Kassel — where culture, art and history are omnipresent
Kassel, also occasionally called “Casselfornia” by its inhabitants, is located in the northern part of Hesse. Kassel has an important place in German history and bears many attractions and sights which have recently been awarded the certificate of UNESCO World Heritage sites. Culture, art and history are omnipresent: behind the doors of museums and galleries, in plain sight in the middle of Kassel’s central piazza or even next to streets — such as Joseph Beuys’ project “Tree and Basalt” which has shaped Kassel’s alleys and pathways since the 1980s.
Things to see and do
Every five years, the largest exhibition of contemporary art takes place in Kassel, the documenta, which attracts those interested in cultural events and modern art from all over the world. The official title of the city is “documenta Stadt” (documenta city) which underlines the importance of this big event for Kassel. Unlike other cultural exhibitions, documenta does not exclusively take place in galleries and museums. Installations and projects can be found all over the city with some of the ideas tailored to the modalities of public places. Even if one does not get the chance to visit Kassel during one of the 100 days of documenta, artworks can still be visited as some remain there even after the official end of the exhibition and become an important part of the city ‘s landscape.
World of Brothers Grimm
Kassel was where the Brothers Grimm collected and wrote down famous fairy tales such as Snow White, Cinderella, Little Red Riding Hood and Sleeping Beauty, and attempted to write the first dictionary of the German language. With ‘Grimmwelt’ (Grimm’s world), Kassel has a new museum focusing on the life and work of the brothers as well as on the stories and characters of the fairy tales. It has won several awards and has received international praise due to its innovative equipment and the exclusive insight into the world of the men behind the famous fairy tales. The museum sometimes hosts special exhibitions and can be found in a building set in one of Kassel’s most elegant neighbourhoods with a beautiful view of the city and its ‘Weinberg’ (vineyard). Other places which presumably are the original settings of these fairy tales can be found in Kassel and its surrounding areas, for example Sababurg or ‘Dornröschenschloss’ (Sleeping Beauty’s castle) and the tower where presumably the tale around Rapunzel revolved, which stands in the Wilhelmstal Park.
Kassel’s pride is ‘Bergpark Wilhelmshöhe’ (Wilhelmshöhe Mountainpark) which became a UNESCO world heritage site in 2013 and unites several remarkable places in one. The park itself is already an attraction as it is the biggest hillside park in Europe and a place to be all year round: take a walk, build a snowman or enjoy the sunshine. The ‘Herkules’ (Hercules monument) is the statue visible throughout most of the city and beyond. Responsible for the name is a statue of the ancient Greek God Heracles which overlooks the mountain park with the ‘Kaskaden’ (cascades) at his feet. This is where the water features begin. The mechanisms are still the same as in the 18th century which means that no electricity whatsoever is used. On Sundays and public holidays, waterfalls run throughout the park, passing an aqueduct and resuming in a giant fountain.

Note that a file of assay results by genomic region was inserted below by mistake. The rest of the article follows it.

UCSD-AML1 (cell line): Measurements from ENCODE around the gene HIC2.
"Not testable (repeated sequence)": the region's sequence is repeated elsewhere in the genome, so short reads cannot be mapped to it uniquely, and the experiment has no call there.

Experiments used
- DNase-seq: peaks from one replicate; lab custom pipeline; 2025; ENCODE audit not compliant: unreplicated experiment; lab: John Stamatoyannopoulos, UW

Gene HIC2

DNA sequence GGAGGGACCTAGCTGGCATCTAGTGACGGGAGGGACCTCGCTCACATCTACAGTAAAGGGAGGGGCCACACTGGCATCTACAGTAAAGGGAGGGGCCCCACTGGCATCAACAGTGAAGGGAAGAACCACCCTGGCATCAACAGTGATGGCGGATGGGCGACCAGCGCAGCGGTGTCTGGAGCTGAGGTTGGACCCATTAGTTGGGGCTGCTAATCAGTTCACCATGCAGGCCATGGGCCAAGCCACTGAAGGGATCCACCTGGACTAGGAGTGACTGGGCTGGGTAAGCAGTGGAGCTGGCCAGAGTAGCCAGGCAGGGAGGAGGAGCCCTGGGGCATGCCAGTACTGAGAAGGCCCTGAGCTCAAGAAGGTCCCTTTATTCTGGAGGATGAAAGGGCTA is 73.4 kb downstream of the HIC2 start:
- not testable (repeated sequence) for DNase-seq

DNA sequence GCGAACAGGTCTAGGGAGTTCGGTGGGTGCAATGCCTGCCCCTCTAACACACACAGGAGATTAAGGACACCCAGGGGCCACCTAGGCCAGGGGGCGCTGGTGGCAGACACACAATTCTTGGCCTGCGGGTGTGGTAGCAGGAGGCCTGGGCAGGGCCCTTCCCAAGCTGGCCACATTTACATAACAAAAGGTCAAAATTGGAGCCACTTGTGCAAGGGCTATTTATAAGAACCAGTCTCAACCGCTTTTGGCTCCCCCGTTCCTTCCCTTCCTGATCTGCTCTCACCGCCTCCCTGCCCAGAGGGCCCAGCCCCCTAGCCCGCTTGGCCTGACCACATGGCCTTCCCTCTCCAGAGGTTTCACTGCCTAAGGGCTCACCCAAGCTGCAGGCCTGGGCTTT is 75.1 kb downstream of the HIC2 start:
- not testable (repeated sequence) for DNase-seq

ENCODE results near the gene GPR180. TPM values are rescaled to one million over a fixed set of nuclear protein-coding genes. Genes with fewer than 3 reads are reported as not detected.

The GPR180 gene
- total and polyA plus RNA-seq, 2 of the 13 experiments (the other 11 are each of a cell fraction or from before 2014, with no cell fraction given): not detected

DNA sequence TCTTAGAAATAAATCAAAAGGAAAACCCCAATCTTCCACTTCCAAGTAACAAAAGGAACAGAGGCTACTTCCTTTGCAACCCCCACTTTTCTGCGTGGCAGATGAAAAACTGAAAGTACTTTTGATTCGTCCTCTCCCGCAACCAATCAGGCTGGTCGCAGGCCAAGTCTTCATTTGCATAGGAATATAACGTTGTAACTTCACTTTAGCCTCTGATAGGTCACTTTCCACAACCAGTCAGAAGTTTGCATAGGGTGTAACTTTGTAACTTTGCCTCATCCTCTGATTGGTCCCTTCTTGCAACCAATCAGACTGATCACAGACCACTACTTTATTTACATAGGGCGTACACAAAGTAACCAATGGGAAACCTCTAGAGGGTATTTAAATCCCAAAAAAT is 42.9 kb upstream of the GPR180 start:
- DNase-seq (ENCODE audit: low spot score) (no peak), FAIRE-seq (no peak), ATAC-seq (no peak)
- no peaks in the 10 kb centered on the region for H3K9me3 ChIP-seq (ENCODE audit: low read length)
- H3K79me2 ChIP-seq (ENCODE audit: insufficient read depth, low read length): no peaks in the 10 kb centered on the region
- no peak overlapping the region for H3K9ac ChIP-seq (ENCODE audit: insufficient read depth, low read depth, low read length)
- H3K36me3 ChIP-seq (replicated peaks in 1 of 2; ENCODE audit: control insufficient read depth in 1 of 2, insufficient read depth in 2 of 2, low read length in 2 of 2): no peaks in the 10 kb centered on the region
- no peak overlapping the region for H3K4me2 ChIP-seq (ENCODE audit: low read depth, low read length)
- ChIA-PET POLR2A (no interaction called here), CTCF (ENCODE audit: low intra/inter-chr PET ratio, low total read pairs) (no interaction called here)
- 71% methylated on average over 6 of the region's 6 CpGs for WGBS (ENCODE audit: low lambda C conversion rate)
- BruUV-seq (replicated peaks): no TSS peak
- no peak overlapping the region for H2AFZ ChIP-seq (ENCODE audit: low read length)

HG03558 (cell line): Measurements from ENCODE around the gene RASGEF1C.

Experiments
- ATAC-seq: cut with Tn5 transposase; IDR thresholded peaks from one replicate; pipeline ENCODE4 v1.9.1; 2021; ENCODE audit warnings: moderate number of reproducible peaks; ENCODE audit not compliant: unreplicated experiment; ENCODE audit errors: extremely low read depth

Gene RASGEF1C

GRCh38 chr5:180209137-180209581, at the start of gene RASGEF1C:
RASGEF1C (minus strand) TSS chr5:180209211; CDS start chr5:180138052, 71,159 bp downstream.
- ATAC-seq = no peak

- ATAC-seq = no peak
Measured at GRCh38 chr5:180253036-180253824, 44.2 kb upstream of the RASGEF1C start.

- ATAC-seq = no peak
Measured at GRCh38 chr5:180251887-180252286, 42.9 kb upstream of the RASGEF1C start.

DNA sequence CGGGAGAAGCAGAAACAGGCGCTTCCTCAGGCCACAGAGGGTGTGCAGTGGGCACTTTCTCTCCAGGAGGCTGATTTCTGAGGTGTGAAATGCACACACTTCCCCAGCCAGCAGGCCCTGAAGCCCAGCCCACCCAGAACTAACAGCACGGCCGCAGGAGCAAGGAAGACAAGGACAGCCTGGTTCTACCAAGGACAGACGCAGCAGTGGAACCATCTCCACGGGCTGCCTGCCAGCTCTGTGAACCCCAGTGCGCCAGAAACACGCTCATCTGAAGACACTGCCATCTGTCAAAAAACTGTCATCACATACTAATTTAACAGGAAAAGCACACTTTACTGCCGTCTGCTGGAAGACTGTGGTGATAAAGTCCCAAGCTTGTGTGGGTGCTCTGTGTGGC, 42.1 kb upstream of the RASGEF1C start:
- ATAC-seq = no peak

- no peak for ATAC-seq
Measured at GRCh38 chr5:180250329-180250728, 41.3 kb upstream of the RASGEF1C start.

Another sight in the Bergpark is the ‘Löwenburg’ (Lion’s fortress) which was built in the 18th century as an artificial castle ruin inspired by a Scottish castle. As one of the first German buildings in neo-Gothic style it is considered significant for German architectural history. Today it contains an exhibition of armoury for interested visitors. The most dominant feature of the Mountain Park is Schloss Wilhelmshöhe (Wilhelmshöhe castle), a neoclassical castle, originally a summer residence and retreat for the Landgraves of Hesse.
Karlsaue/ City centre
Kassel has one of the greenest city centres in Europe. Although it had to be completely rebuilt after World War II, ‘Karlsaue’ (Karl’s meadow), a 150-hectare big baroque park is now a prominent feature of the city centre. Whether during summer or winter, a walk or a break in the Aue for a breath of fresh air is an everyday luxury for Kassel’s inhabitants. It’s spacious enough for joggers, boule players, dog walkers and whoever else wants to enjoy nature in the middle of a city. For those who have had enough of looking at trees, meadows and bodies of water, the view of the beautiful Orangerie castle that stretches beyond the alley lined by decorative trees offers a some variation. Further up one can enter Kassel’s planetarium with a unique collection of scientific measuring tools to observe the stars. At the other end of the Aue is Siebenbergen Island. This section of the park, also called Flower Island, is surrounded by smaller rivers and is home to several peacocks which give the impression of being on an exotic island.
Starting point for day trips
In the city’s surroundings, other lovely places can be found. Enjoy the ‘Edersee’ (Edersee reservoir) which is a conservation area with a unique landscape and serves as a recreation area for the whole region. Alternatively, one can visit the picturesque small town Hannoversch Münden, also called Hann. Münden with its medieval half-timbered houses, or Weimar: the home of Goethe and Schiller. Kassel itself is worth a visit but it is also the perfect starting point to visiting other sites. Its train station is a famous meeting point for travellers, wherever they might go: north to south, or west to east; Berlin, Frankfurt, Munich or beyond — through Kassel they go.
How to get here
From Frankfurt Airport a direct rail connection (ICE) runs to Kassel-Wilhelmshöhe. Other nearby airports are Paderborn Lippstadt (57km), Hannover Airport (119km), Erfurt Airport (120km) and Dortmund Airport (123km).